Politics is full of irony and it seems our climate is happy to lend a helping hand.
Witness the Great Barrier Reef’s encore to Greg Hunt’s recent award as the world’s best environment minister. Not that Greg could do anything about the coral bleaching, it being a response to a global problem.
Down south, the climate is doing its darnedest to annoy the Tasmanian energy minister. Failure to support wind power developments, drought and now the ongoing saga of the Basslink outage have combined to push wholesale electricity prices to some 800% above the mainland. Now Taswegians have had to resort to diesel gensets to keep the lights on.
On the climate front, the latest global warming figures are extraordinary.
El Nino conditions are adding to the relentless warming trend that has persisted for more than half a century. Since October last year, and for the first time, monthly global temperatures have exceeded the 1951-1980 average by more than 1 degree Celsius, according to NASA’s latest figures. February 2016 was unbelievably hot at around 1.35 degrees above the average of just 50 years ago.
Isn’t it a touch ironic that October last year was the first full month of Malcolm Turnbull’s ascension. Similarly, given the role his predecessor played in the ongoing climate wars saga, it’s noteworthy that Tony Abbott’s demise was accompanied by a 0.2 degree jump in the global temperature anomaly.
Such coincidences make me wonder, how have global temperature anomalies tracked our Australian election cycles in the past? To assess this important question, it is useful to remove the underlying upward trend in the temperature anomaly data as shown in the figure below.
I start the analysis with the election of Gough Whitlam in 1972, since when Labor and the LNP coalition have held power for almost identical lengths of time (at 260 and 259 months, respectively).
As shown in the figure below, it seems there is generally more heat in the system when LNP holds the reigns of power, though the difference is slight. LNP averages 0.025 degrees above trend, while Labor averages 0.026 below trend. However LNP is definitely stands out in the exceptions, having exceeded the 0.25 above trend 14 times compared to Labor’s 5 times.
In terms of individual Prime Ministers, it really is a no contest. Malcolm the second is a country mile ahead of the others, currently averaging 0.36 degrees above trend.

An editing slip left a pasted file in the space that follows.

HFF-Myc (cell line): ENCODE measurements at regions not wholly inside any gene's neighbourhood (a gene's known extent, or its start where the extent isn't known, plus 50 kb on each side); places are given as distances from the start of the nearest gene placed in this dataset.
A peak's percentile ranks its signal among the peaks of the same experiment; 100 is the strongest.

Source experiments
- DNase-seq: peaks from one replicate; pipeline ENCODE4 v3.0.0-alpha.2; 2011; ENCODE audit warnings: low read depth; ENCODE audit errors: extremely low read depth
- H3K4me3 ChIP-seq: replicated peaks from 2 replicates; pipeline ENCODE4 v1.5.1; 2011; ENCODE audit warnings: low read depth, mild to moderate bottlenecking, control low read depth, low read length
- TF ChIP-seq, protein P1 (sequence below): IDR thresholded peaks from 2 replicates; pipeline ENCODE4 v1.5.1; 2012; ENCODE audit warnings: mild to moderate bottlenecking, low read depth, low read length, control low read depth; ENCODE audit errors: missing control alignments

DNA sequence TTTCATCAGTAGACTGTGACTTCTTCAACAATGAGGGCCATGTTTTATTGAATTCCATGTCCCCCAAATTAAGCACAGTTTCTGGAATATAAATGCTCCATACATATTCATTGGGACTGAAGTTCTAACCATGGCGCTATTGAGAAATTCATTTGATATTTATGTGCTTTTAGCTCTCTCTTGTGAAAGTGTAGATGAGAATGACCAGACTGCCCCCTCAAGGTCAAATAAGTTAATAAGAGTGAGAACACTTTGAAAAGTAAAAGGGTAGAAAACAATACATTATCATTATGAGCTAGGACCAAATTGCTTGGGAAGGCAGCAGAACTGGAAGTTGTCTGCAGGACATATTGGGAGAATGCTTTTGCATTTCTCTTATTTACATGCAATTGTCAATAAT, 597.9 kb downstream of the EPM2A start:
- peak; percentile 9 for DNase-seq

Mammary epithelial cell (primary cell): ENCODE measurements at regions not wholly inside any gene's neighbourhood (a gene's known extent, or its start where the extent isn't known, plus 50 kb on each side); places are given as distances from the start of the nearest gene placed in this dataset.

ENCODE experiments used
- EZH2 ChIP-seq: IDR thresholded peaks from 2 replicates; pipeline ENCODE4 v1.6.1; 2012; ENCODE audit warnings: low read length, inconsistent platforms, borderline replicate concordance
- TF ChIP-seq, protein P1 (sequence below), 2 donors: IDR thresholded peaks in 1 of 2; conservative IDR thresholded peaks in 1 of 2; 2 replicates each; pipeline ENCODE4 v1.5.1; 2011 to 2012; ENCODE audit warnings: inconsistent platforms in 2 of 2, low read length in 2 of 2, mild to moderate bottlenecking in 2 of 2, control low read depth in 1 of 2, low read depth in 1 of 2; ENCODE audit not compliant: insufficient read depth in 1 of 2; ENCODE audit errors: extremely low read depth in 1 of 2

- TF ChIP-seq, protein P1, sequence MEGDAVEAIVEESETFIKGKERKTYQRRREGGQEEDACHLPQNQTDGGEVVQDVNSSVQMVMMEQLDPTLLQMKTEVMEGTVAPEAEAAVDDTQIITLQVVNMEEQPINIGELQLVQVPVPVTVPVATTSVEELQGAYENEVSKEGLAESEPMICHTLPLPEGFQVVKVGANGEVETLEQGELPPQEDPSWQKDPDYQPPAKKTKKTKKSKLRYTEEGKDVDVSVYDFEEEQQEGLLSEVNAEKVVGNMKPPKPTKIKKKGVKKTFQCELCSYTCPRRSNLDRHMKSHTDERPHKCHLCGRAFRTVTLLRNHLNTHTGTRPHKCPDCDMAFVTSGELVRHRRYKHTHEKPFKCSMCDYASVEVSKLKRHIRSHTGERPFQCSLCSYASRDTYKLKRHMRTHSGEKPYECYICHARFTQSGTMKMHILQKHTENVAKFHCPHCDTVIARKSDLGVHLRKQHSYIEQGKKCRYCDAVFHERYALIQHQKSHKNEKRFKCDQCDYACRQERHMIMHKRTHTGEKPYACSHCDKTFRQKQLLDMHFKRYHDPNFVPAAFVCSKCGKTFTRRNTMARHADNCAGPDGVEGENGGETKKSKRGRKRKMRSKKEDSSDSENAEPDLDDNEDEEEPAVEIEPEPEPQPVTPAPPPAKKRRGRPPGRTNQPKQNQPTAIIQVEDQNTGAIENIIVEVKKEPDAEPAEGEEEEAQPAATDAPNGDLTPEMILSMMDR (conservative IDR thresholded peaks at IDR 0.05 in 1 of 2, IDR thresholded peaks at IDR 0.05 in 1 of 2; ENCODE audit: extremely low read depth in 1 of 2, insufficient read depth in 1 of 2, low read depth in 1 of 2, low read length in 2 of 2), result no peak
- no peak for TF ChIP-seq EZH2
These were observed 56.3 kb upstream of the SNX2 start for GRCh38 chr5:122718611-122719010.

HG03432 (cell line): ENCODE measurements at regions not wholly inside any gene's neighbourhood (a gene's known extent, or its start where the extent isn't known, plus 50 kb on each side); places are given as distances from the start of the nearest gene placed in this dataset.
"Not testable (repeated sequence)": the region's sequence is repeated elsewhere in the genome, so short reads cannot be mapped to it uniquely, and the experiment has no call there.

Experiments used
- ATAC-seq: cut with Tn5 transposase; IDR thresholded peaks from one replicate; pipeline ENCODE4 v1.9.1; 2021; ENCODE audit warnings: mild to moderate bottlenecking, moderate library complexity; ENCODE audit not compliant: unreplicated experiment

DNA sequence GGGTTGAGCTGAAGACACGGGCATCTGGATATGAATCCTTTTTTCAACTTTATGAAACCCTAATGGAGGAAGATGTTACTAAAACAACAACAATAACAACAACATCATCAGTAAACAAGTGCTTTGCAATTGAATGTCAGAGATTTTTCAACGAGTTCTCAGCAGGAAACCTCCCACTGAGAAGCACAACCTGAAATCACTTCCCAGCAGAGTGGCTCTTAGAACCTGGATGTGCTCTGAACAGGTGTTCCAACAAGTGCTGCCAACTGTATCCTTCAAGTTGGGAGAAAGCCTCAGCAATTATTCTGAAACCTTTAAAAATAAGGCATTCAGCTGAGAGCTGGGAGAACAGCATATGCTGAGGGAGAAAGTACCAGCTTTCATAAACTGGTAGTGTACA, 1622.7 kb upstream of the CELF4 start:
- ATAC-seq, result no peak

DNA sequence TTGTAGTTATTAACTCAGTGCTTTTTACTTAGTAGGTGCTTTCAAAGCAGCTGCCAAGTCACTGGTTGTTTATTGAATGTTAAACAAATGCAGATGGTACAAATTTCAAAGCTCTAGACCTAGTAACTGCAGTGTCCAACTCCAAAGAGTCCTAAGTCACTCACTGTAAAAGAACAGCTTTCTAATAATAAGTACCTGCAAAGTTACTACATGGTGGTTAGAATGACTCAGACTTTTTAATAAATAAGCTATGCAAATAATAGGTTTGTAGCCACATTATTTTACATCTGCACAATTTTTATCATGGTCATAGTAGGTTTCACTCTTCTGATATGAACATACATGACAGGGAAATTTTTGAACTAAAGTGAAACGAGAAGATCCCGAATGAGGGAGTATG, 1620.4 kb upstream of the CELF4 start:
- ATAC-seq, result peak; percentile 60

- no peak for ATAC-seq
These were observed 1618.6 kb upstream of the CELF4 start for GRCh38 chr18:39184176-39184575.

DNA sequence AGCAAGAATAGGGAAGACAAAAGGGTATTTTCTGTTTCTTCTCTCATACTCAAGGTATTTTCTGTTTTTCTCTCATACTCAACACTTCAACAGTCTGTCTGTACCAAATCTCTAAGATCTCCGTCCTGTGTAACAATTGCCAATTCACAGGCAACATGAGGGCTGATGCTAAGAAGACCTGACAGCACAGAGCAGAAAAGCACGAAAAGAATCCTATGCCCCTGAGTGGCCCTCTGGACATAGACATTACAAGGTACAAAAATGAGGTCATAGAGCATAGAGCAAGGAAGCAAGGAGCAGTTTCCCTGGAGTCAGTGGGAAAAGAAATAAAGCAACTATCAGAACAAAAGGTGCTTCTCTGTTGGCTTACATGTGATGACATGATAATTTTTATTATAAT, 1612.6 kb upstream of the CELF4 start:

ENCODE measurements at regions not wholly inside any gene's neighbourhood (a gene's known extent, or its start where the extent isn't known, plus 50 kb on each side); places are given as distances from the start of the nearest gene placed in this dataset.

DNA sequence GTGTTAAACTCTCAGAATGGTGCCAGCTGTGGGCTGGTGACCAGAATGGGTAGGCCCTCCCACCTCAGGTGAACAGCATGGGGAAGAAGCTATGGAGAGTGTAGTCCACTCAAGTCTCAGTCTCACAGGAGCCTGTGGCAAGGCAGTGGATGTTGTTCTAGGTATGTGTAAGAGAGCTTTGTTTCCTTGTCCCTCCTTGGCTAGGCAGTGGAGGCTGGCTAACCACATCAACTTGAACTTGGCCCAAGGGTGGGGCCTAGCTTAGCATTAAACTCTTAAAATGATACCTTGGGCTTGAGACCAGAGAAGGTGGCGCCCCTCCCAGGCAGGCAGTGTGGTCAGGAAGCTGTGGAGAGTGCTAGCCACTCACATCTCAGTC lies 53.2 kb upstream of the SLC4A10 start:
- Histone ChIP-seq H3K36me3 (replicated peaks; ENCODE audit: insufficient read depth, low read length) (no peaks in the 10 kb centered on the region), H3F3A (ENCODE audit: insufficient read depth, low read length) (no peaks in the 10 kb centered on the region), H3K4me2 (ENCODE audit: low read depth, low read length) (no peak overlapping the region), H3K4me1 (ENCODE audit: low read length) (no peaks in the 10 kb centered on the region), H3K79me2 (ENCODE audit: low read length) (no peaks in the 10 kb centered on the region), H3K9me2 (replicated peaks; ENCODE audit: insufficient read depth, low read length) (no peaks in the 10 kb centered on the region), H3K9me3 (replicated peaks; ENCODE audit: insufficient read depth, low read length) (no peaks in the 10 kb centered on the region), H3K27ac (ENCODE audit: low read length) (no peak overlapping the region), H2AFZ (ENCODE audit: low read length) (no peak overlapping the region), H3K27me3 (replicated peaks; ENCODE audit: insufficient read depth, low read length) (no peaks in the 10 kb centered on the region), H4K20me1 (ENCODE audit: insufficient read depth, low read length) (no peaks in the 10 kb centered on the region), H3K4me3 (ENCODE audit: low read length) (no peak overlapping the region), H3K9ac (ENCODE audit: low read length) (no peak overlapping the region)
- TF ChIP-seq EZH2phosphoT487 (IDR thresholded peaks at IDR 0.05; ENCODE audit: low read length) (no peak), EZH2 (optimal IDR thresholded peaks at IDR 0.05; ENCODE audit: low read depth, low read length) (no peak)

In these terms, Keating and Gillard stand out as our coolest Prime Ministers, with averages at 0.08 and 0.09 degrees below trend.
Perhaps there is more in this than one might guess. One has to wonder about the political narrative inspired by the figure below showing global temperature trends for each of the past 10 Prime Ministers.
Gough Whitlam started with a couple of exceptional months, but faded rapidly. Malcolm number one (aka Fraser) did the reverse, only managing to stoke the fires to well above trend in the 80’s. He went out in a blaze of glory with five exceptional months in his last few years.
Somewhat surprisingly, Hawke was unable to achieve much by the way of hot air. Keating was dogged in the early years by the Pinatubo eruption, which kept the heat off for the much of his reign.
Of all the recent Prime Ministers, Howard was the most consistent at keeping the heat on, regularly scoring exceptional months across his reign.
Suprisingly, none of the three that presided during height of the climate wars from 2007-2014 ever got really burnt. Rudd the first started out in negative territory but seemed to be building towards a head of steam before he was figuratively toasted. Gillard was well short on the hot air front and, try as he might, Abbot just couldn’t bring on much by the way of heat.
Malcolm the second (aka Turnbull), stands alone of having a 100% strike rate of exceptional heat. So far his reign has seen global temperatures out of control. And it’s not only that heat that is exceptional, but his trajectory has been nothing short of incendiary.
There’s no doubt about it. Malcolm the second has been our hottest prime minister by a country mile. The question is, can we take the heat?
Source: The Conversation. Reproduced with permission.